This small store is not a bookshop per se. It offers various photocopying/stationery services. Interestingly, the shop has made available study guides for various difficult texts that are required reading for examinations taken by seminary students. These are relatively cheap (about 2,000 Iraqi dinars, or $1.50) and lightweight because they have been bound manually by the shop, rather than being sold in the form of a hardcover book. I bought a few of these study guides, including one for the famously difficult book of commercial transactions called “Al-Makasib” to aid me as I read through legal texts as part of my dissertation research.

Dar al-Ghadeer

This is the bookshop where I spent the majority of my time. The bookstore is run by Haider al-Jabir, and his brother, Abu Mahdi. Haider spent a lot of time suggesting and locating a variety of legal and philosophical texts for me. I loved spending time here because, as Haider himself said, the bookshop is almost a personal endeavor, rather than a corporatized business. As such, even though there are perhaps less books here than some of the other stores, the experience of buying from here is pure joy. Haider was able to find some books (by going to other shops) for me that I didn’t know where to get, and he also recommended several books that will be important for my own PhD research. By the end of my stay in Najaf, I would just wander over to the bookshop to sit down and have a chat with Haider. In addition to buying several books and commentaries in the genre of principles of jurisprudence, I also found in this store a rare edition of a commentary on Ibn Arabi’s Fusus al-Hikam by Dawud al-Qaysari.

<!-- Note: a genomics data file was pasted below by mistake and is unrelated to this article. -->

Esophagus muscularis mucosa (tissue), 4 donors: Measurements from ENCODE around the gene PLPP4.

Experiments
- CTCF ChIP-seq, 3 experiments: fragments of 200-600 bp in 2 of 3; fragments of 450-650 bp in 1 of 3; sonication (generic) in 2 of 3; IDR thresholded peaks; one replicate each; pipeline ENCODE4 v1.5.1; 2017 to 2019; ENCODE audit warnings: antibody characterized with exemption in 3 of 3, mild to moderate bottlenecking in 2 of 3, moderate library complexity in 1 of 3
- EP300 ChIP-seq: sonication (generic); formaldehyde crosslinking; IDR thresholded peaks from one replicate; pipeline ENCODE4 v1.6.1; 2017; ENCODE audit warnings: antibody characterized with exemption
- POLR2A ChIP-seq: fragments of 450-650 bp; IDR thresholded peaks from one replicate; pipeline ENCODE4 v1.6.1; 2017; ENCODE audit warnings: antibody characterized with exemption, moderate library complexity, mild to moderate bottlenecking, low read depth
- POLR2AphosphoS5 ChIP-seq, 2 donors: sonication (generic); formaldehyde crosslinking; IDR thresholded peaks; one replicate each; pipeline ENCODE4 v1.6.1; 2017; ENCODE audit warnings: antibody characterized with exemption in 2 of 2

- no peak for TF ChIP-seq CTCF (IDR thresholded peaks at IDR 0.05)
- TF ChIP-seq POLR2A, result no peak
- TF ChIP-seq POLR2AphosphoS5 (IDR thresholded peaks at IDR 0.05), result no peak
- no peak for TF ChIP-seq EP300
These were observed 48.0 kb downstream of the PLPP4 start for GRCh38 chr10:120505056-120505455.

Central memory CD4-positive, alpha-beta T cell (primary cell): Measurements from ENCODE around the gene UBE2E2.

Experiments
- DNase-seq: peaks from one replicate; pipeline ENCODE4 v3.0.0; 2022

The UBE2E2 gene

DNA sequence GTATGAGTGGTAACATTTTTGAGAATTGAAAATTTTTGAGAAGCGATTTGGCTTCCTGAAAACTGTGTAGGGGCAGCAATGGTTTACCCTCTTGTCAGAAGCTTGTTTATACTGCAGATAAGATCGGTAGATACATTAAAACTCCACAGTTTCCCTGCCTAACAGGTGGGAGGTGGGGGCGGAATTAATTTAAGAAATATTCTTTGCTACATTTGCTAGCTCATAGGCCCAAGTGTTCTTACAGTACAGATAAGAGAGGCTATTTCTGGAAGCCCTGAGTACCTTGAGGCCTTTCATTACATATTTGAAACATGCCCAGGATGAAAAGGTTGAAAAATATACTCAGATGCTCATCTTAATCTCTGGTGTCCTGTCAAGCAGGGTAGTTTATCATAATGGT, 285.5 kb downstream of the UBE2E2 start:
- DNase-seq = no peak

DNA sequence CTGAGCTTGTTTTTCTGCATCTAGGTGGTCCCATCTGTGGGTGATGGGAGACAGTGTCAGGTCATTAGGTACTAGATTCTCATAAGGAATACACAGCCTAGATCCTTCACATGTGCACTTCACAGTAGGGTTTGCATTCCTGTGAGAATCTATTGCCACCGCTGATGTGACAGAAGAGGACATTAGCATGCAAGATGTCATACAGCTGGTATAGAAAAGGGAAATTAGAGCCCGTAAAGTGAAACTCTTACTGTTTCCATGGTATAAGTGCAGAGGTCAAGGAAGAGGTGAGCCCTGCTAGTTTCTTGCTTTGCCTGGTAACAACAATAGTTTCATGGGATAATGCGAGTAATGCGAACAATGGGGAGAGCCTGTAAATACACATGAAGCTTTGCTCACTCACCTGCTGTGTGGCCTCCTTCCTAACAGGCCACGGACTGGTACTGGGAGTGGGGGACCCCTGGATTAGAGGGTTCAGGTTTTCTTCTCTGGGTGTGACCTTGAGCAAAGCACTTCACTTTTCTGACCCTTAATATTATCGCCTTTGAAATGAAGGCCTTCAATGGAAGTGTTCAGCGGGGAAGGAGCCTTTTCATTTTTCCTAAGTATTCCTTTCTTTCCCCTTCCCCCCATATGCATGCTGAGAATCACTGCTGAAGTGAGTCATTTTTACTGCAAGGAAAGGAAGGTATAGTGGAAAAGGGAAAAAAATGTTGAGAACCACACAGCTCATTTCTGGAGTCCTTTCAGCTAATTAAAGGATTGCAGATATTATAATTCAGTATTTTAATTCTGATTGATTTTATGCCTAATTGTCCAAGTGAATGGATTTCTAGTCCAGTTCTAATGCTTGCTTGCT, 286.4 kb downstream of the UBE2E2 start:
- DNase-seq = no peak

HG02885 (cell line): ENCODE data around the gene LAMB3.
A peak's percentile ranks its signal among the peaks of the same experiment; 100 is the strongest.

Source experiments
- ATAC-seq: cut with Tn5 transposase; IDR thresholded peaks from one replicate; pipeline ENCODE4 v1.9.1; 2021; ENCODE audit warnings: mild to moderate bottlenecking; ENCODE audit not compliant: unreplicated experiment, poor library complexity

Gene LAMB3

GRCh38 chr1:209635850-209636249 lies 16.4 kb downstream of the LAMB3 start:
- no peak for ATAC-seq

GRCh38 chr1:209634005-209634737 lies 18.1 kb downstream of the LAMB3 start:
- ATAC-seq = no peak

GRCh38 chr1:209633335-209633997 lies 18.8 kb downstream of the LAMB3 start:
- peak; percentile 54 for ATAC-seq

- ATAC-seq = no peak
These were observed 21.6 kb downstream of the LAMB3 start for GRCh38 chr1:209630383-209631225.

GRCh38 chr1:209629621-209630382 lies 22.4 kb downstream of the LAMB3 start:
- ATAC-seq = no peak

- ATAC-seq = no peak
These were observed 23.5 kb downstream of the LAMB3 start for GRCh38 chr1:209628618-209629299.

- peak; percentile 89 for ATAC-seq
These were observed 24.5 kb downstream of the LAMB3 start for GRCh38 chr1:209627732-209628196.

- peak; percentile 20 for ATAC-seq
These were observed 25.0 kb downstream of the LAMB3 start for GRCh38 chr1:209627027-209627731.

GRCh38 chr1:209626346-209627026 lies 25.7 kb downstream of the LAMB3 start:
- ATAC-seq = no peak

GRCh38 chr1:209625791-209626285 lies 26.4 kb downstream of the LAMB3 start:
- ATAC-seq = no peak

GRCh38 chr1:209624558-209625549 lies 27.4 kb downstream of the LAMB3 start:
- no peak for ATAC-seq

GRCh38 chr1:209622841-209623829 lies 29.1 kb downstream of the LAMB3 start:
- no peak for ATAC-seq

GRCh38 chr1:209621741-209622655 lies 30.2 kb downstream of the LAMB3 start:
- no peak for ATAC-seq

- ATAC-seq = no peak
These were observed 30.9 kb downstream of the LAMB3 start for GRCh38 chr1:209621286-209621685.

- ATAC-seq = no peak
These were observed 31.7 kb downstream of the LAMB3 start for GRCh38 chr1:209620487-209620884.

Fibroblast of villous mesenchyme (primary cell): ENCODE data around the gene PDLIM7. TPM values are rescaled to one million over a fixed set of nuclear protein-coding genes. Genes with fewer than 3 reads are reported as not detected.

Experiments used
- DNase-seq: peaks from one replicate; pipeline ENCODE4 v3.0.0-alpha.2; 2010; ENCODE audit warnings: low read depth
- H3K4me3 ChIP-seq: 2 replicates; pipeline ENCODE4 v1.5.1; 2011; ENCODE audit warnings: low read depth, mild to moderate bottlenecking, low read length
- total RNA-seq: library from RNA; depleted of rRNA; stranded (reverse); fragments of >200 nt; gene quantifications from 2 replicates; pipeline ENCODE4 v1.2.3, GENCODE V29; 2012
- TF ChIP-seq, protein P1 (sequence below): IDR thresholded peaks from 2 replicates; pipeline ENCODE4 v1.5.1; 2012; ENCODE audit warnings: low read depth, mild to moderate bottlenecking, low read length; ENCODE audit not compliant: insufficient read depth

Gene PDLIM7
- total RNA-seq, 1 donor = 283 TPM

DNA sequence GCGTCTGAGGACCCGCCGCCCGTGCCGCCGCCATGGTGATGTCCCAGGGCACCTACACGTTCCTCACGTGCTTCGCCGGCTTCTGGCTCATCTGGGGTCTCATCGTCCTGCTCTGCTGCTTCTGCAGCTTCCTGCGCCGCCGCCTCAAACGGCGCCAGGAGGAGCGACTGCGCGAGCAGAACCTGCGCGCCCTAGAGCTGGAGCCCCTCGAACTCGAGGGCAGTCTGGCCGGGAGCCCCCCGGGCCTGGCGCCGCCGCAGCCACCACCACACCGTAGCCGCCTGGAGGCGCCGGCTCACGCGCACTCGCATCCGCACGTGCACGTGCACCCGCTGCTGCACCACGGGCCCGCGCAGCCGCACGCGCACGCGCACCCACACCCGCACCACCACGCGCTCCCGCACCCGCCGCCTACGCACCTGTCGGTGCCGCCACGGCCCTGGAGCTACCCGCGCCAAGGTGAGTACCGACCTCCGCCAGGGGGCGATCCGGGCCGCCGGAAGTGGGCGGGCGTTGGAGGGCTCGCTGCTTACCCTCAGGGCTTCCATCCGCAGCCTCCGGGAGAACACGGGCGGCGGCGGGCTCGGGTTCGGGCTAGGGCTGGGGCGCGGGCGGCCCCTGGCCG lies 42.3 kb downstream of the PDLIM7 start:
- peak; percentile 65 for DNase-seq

Dar al-Baqir

This is the only bookshop in Huwaysh where I came out a bit disappointed. The store itself is huge, and the selection is fantastic. Among many interesting titles was a nine-volume commentary on Sahih Muslim, which I did not expect to find in a Shi‘ center of learning. For all the interesting books to be found in the bookshop, however, I was disappointed because I felt like the person selling the books took undue advantage of me. I bought two sets of books from him: One was a five-volume commentary of Kifayat al-Usul (an important advanced seminary textbook in Usul al-Fiqh), and the other was a four-volume set of lectures on theology. The owner charged me a price that I know was at least double what I would have paid anywhere else. However, I have two personal rules when I visit bookshops in foreign countries: Firstly, I like to give my business to the store where I found the book I’m interested in. I feel like this is fair and also necessary in today’s age where independent bookshops are going out of business. Secondly, I never negotiate, because as an American, the price difference is, for all intents and purposes, usually negligible, whereas for the bookseller, it might be a meaningful amount of money. So I bought the books without complaining. However, I don’t think I will be going back there anytime soon.